Galley Row

Galley Row
   A quadrant in Tower Street, between Hart lane and Church lane, because Galley men dwelled there (S. 136).
   No other mention.
   There was a messuage called "the Gallie" in parish of St. Dunstan in the East, 23 Elir. 1581 (Lond. I. p.m. III. p. 36), and perhaps the Row was named from this sign.

A Dictionary of London. . 1918.

Look at other dictionaries:

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  • Galley slave — A galley slave was a slave rowing in a galley. The expression has two distinct meanings: it can refer either to a convicted criminal sentenced to work at the oar ( French : forçat), or to a kind of human chattel, often a prisoner of war, assigned …   Wikipedia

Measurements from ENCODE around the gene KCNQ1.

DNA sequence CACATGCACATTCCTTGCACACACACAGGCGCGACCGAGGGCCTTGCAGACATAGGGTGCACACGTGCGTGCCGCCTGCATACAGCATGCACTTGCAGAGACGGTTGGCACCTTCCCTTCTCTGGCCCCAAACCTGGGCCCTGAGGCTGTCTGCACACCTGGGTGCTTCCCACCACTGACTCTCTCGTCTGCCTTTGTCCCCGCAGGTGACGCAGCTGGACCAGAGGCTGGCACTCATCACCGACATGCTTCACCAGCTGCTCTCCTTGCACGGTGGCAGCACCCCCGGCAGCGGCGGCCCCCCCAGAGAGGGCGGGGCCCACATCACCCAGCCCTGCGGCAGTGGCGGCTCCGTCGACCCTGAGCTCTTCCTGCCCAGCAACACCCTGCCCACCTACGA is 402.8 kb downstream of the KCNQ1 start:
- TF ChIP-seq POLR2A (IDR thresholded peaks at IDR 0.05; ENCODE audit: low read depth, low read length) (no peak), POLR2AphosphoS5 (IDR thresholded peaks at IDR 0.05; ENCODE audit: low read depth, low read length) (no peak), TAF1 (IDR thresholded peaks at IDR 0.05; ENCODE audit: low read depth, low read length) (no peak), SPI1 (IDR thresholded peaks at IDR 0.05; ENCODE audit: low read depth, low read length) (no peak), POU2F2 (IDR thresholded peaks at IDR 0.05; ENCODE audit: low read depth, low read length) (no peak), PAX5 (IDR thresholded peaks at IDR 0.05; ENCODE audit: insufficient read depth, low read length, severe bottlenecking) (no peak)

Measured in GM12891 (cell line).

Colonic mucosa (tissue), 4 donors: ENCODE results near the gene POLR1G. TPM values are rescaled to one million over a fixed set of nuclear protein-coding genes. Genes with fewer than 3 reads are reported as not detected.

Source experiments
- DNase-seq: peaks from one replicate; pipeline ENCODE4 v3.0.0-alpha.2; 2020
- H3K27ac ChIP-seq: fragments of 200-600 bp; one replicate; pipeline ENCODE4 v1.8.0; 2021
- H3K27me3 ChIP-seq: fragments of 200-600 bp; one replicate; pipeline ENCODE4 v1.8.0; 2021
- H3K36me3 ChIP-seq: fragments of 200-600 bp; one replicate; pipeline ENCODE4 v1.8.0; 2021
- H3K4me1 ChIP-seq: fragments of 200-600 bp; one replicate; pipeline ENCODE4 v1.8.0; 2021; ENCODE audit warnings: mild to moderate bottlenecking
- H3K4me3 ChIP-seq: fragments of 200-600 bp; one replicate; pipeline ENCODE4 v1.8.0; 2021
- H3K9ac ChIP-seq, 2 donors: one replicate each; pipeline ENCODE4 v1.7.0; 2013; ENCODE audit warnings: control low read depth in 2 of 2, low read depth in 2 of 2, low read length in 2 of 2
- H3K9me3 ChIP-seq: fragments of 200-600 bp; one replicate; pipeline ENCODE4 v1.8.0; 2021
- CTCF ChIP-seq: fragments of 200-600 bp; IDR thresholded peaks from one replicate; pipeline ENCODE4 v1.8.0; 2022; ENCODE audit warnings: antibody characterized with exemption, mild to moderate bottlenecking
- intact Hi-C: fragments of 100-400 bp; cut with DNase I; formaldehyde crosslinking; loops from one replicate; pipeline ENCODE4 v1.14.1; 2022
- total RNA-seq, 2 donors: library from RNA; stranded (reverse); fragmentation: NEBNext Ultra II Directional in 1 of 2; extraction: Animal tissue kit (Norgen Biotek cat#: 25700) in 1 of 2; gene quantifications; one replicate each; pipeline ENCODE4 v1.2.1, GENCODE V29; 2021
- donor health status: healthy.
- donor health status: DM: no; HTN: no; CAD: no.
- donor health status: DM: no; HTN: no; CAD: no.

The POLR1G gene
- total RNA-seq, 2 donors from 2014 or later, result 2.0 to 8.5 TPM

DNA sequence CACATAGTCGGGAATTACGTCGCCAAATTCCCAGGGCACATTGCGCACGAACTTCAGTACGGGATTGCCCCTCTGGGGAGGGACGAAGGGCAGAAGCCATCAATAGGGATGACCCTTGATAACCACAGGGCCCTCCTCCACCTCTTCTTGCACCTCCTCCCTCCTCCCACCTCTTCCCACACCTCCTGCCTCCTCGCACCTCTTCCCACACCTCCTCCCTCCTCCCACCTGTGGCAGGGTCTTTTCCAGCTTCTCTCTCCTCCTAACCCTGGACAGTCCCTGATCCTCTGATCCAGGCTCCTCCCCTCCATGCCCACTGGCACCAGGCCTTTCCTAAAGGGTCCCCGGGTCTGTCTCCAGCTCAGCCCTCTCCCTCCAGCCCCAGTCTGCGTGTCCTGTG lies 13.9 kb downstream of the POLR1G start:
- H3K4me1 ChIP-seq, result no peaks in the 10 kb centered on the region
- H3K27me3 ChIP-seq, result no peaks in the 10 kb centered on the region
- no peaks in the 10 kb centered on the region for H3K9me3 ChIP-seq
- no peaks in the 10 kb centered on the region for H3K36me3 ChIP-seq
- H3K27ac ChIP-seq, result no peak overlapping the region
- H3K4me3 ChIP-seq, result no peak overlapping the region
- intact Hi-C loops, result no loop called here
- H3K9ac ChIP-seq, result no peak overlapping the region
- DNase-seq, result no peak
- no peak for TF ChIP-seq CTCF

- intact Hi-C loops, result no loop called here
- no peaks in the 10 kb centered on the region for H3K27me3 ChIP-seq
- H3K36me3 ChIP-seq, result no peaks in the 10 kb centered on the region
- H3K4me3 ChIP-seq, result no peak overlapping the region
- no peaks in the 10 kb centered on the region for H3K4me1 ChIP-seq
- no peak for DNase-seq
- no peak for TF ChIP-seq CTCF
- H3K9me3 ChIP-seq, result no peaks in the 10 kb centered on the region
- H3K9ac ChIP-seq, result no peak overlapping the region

• Row galley — A row galley is an armed naval craft using oars rather than sail as a means of propulsion. During the age of sail row galleys had the advantage of propulsion while ships of sail might be stopped or running at slow speed because of lack of wind… …   Wikipedia

  • galley — n. (pl. eys) 1 hist. a a low flat single decked vessel using sails and oars, and usu. rowed by slaves or criminals. b an ancient Greek or Roman warship with one or more banks of oars. c a large open rowing boat, e.g. that used by the captain of a …   Useful english dictionary

  • row galley — ˈrō noun Etymology: row (I) archaic : a galley propelled by oars …   Useful english dictionary

  • galley slave — /ˈgæli sleɪv/ (say galee slayv) noun 1. a person condemned to row in a galley. 2. an overworked person; drudge …   Australian English dictionary

  • galley slave — noun 1. a slave condemned to row in a galley • Hypernyms: ↑slave 2. a laborer who is obliged to do menial work • Syn: ↑drudge, ↑peon, ↑navvy • Derivationally related forms: ↑drudge …   Useful english dictionary

  • row-galley — …   Useful english dictionary

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